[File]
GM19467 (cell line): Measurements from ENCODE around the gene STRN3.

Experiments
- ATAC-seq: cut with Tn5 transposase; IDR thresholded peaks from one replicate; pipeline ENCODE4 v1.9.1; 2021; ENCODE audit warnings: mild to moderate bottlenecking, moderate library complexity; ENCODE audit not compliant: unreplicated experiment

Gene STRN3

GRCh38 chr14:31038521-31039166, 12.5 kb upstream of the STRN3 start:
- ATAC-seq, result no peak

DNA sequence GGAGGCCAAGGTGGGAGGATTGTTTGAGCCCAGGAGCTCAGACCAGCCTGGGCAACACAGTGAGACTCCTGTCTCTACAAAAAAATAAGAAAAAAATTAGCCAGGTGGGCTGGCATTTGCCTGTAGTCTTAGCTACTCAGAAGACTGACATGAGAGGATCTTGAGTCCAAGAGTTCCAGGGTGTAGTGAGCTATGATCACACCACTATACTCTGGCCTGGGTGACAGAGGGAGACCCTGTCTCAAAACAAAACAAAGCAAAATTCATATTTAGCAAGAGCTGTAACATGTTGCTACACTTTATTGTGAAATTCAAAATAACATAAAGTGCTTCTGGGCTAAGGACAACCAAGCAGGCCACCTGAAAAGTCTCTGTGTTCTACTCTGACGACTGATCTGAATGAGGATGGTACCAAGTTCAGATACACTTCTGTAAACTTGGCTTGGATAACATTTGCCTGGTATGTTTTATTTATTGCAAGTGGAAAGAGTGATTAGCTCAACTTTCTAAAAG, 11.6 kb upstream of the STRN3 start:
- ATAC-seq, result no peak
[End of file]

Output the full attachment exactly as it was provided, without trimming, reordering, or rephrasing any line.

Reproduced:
GM19467 (cell line): Measurements from ENCODE around the gene STRN3.

Experiments
- ATAC-seq: cut with Tn5 transposase; IDR thresholded peaks from one replicate; pipeline ENCODE4 v1.9.1; 2021; ENCODE audit warnings: mild to moderate bottlenecking, moderate library complexity; ENCODE audit not compliant: unreplicated experiment

Gene STRN3

GRCh38 chr14:31038521-31039166, 12.5 kb upstream of the STRN3 start:
- ATAC-seq, result no peak

DNA sequence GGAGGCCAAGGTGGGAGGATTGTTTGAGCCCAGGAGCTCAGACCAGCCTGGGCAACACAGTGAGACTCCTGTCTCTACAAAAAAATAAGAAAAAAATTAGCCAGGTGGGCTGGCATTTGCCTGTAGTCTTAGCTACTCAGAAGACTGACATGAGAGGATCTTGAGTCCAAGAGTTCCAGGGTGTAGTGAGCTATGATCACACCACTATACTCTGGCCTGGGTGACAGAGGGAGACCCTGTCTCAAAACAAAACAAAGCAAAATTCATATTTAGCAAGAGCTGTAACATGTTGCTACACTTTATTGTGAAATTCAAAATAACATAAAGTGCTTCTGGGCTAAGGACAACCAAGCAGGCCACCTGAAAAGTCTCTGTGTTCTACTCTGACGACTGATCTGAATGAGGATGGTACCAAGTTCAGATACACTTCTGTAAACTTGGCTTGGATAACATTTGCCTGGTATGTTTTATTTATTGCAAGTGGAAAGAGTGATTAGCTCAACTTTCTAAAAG, 11.6 kb upstream of the STRN3 start:
- ATAC-seq, result no peak